Fixing the Voting Rights Act — HR3899


Fix the Voting Rights Act

Nearly 50 years ago, with Martin Luther King Jr. standing beside him, President Lyndon Johnson signed the Voting Rights Act into law to protect African-Americans and other minorities from racist policies that made it harder for them to register to vote and participate in the political process.

But last summer, the right-wing ideologues on the United States Supreme Court, in the Shelby County v. Holder decision, gutted the Voting Rights Act, ending 40 years of protection for minorities against discriminatory and unfair attempts to limit voting based on one’s race.

Fortunately, Representatives John Conyers, John Lewis and others have now introduced legislation that would restore and modernize the Voting Rights Act for the 21st century. We need to stop Republicans in states around the country from enacting racist voter ID and voter suppression laws. Passing the Voting Rights Amendment Act now is the best way to do it.

“The Voting Rights Act (VRA) is one of the most important pieces of civil rights legislation ever passed and is vital to our commitment to never again permit racial prejudices in our electoral process.  It began a healing process that ameliorated decades of discrimination and helped distinguish a democracy that serves as an example for the world. Free, fair, and accessible elections are sacrosanct, and the right of every legal voter to cast their ballot must be unassailable. The VRA broke from past attempts to end voter discrimination by requiring federal preclearance of changes to voting laws in areas with documented histories of discrimination. There is no acceptable remedy for an unfair election after the fact.  Section 5 of the VRA was the only federal remedy that could stop discriminatory practices before they affected elections.

Shelby County vs. Holder severely weakened the election protections that both parties have fought to maintain.  The Court disregarded years of work by Congress.  In a 5-4 decision, the Court eliminated the VRA’s formula for determining which areas are covered by section 5. The result is that the pre-clearance requirement remains, but it no longer applies anywhere except in the handful of locations currently subject to a court order. By striking down Section 4, the Court presented Congress with both a challenge and a historic opportunity.  We are again called to restore the critical protections of the act by crafting a new formula that will cover jurisdictions with recent evidence of discrimination.

The Voting Rights Amendment Act is bipartisan, bicameral, and compliant with the Supreme Court’s ruling.  I am confident that my colleagues on both sides of the aisle can work together to ensure Americans’ most sacred right is protected. Voter discrimination still exists, and our progress toward equality should not be mistaken for a final victory.”  — Rep. Jim Sensenbrenner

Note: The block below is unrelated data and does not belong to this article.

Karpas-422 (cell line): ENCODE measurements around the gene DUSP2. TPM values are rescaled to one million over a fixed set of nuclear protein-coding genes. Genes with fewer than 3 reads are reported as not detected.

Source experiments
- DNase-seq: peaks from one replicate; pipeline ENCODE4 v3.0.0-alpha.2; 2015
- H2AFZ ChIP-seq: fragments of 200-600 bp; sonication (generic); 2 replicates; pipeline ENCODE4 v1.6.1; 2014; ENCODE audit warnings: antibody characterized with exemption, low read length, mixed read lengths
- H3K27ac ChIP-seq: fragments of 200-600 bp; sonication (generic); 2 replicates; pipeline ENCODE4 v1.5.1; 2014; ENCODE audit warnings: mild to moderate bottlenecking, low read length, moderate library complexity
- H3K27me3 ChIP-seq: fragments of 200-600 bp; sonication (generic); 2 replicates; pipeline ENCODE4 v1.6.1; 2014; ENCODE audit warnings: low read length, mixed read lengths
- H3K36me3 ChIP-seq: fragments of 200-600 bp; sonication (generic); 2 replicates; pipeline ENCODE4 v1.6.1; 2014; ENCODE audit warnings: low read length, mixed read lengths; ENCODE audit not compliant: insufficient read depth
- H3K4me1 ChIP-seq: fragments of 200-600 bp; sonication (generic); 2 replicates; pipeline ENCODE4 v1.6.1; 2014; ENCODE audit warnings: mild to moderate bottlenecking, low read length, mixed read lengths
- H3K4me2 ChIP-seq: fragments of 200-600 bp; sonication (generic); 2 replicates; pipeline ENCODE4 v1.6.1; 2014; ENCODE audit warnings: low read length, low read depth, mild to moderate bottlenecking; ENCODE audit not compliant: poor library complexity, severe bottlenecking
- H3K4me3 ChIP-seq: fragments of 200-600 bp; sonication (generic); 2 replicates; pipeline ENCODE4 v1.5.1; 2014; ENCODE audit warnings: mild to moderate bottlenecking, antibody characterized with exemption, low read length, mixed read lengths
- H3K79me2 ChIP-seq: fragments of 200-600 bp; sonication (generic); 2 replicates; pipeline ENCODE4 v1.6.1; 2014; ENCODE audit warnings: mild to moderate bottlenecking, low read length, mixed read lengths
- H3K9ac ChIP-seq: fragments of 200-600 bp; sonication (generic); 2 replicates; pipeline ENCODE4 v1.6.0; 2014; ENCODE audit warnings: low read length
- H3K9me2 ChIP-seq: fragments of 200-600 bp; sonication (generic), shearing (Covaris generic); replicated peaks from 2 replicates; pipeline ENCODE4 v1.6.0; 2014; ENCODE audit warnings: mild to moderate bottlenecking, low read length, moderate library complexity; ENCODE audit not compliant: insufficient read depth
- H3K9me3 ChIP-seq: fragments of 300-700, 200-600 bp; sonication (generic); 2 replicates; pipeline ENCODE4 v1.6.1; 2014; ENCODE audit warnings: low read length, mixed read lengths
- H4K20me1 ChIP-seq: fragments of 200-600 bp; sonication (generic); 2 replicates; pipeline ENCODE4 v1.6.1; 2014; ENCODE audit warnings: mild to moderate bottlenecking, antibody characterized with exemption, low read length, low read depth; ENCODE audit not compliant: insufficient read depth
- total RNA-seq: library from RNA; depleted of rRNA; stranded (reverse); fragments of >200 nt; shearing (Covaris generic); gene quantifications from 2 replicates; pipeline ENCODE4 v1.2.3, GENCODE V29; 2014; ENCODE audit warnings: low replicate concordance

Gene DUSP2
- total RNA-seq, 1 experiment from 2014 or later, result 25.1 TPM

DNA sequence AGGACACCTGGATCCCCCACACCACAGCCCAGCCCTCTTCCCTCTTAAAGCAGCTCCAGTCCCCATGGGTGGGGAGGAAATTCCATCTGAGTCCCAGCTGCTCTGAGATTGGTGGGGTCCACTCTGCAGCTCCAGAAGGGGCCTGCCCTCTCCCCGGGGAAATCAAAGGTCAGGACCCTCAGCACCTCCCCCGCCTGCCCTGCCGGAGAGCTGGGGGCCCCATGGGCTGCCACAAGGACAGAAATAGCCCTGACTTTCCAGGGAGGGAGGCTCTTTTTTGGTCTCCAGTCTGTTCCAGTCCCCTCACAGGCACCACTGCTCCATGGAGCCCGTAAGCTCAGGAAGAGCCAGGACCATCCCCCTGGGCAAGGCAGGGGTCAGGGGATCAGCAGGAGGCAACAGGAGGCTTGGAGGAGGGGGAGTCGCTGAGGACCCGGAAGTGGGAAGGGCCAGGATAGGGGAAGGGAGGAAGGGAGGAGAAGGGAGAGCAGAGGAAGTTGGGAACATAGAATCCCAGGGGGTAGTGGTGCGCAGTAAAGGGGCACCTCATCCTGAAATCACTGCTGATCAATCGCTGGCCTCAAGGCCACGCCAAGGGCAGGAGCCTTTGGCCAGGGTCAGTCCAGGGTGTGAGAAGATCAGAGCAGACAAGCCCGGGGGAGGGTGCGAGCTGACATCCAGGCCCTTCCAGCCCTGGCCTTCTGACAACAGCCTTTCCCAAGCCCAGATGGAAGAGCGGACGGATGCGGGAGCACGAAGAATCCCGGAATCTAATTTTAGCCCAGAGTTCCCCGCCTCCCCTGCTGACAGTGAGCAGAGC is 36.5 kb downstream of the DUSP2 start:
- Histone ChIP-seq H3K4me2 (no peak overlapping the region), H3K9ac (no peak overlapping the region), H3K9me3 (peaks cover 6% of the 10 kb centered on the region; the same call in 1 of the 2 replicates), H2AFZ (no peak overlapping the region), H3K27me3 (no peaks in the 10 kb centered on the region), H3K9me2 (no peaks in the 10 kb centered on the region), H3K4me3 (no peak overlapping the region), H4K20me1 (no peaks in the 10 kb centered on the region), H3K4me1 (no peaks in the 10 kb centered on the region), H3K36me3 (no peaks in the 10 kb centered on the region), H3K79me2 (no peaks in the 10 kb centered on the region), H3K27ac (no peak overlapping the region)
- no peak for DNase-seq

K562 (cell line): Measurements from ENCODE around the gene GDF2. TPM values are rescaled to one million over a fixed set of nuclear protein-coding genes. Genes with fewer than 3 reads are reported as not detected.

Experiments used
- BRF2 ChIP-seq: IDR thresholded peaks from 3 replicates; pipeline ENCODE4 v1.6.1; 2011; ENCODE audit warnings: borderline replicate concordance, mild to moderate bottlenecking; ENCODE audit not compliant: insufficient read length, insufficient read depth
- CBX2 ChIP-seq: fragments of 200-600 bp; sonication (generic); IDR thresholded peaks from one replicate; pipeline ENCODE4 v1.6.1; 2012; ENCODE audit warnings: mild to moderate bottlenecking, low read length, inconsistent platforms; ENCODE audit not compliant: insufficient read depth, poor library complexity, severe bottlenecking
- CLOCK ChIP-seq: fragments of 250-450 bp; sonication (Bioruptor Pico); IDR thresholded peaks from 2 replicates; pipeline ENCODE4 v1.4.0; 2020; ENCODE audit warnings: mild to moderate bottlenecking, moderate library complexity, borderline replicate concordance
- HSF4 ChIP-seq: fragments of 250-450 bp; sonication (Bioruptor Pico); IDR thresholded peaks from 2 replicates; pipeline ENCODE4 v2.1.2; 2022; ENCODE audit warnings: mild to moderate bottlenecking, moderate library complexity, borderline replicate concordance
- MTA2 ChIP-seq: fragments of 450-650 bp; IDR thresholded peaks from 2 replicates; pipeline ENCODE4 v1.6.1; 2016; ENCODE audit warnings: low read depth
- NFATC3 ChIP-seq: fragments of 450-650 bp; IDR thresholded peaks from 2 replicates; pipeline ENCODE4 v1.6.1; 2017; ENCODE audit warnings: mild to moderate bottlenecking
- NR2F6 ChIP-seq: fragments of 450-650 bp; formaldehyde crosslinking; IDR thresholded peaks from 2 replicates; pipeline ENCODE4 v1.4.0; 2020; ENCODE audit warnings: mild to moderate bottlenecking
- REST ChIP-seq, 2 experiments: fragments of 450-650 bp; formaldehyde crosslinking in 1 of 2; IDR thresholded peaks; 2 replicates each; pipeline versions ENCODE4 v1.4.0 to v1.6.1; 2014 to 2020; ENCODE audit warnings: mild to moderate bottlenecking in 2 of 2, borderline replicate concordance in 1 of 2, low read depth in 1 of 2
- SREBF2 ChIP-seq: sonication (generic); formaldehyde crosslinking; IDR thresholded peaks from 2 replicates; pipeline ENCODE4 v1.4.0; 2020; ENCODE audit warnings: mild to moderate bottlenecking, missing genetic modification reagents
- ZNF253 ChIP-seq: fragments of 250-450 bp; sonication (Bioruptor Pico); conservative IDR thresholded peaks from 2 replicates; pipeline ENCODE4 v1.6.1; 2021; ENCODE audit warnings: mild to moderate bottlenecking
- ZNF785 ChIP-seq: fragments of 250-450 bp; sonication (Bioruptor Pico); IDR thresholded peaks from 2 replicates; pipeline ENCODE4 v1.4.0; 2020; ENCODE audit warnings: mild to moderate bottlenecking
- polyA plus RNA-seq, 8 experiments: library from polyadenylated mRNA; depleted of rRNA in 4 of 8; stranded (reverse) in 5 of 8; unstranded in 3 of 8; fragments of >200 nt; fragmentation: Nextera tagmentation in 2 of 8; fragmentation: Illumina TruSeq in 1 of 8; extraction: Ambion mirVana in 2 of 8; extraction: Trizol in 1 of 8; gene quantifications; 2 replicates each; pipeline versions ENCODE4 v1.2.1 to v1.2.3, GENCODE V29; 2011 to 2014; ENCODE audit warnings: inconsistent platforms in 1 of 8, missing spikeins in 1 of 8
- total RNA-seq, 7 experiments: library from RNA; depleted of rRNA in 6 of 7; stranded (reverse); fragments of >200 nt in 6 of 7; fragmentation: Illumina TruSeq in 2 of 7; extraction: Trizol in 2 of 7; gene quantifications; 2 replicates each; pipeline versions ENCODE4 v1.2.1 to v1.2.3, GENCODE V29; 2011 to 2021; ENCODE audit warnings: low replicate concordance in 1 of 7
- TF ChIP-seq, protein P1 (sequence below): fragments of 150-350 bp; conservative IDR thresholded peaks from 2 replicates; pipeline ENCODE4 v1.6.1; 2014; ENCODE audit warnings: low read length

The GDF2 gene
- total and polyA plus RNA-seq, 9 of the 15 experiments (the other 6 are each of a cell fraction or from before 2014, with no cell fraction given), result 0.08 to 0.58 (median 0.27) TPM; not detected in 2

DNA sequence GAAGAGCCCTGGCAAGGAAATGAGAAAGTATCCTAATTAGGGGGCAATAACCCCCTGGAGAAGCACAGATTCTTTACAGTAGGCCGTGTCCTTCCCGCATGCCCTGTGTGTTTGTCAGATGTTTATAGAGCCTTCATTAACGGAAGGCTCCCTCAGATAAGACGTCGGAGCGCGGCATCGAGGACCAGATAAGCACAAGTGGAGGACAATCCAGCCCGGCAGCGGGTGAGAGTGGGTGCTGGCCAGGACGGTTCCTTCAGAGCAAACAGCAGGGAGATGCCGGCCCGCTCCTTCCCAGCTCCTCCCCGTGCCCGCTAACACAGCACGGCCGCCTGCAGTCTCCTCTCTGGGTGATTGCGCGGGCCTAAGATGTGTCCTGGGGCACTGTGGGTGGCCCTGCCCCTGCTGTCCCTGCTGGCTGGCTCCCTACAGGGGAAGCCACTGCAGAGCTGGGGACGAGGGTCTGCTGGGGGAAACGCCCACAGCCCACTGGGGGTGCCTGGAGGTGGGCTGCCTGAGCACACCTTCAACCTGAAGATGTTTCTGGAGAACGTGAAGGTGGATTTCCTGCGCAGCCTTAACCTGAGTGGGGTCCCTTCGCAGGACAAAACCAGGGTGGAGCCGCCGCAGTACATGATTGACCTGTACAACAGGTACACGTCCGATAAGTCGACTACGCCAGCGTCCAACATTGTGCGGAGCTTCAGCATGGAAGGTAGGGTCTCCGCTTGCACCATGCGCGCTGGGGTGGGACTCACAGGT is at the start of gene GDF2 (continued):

Bill Text
Section-by-Section Analysis
House Cosponsors

While the Supreme Court did not invalidate Section 5, a key part of the Voting Rights Act was thrown out. They threw out the basic formula that has been in use since the bill’s passage in 1965. That formula determines when the Justice Department must review local election rules, that might suppress the votes of African-American and Latino citizens, before they could be put into effect. Voter suppression rules can still be challenged by the Department of Justice after the fact, but this often happens too late to prevent minority voters from being blocked from the polls. The court’s decision effectively guts the Voting Rights Act, rendering it useless until Congress updates the coverage formula for Section 5.

Republicans didn’t waste any time in taking advantage of this ruling for electoral gain. Within hours of Supreme Court’s decision, several states in the South immediately announced that they would pursue onerous new voter ID laws that were clearly designed to make it harder for African-Americans and Latinos to vote.

It’s the same old story of using the irrational fear of voter “fraud” as cover while they work to disenfranchise eligible voters. The truth is, voter fraud is exceedingly rare. More Americans are struck by lightning than commit voter fraud. The real problem, the one that can adversely impact election results if we’re not vigilant, is voter suppression.

Tell Congress to fight voter suppression and pass the Voting Rights Amendment Act now.

TakeAction

For decades the Voting Rights Act protected voters in pockets of the country with a history of racially discriminatory voting practices. In 2012, it allowed the Justice Department to block attempts by Texas, South Carolina and Florida to implement discriminatory voting rules. But until Congress restores the Voting Rights Act, right-wing efforts to make it harder for African-Americans and Latino citizens to vote will run completely amok.

The Voting Rights Amendment Act would fix Section 5, our strongest tool for fighting voter suppression efforts, by updating the formula for determining which states and municipalities need pre-approval from the Department of Justice to change their voting laws. We need to show Congress massive public support for this crucial bill. Let’s put the extreme right-wing Republicans in Congress on the hook for not going on the record against efforts in the states to make it harder for African-Americans and Latinos to vote.

Resources:

1. “‘Shelby County’: One Year Later,” Brennan Center for Justice, June 24, 2014
2. “H.R. 3899: The Voting Rights Amendment Act of 2014,” Congressman Jim Sensenbrenner
3. “Voting Rights in the Post-Shelby county Era,” American Constitution Society, June 20, 2014

Advertisements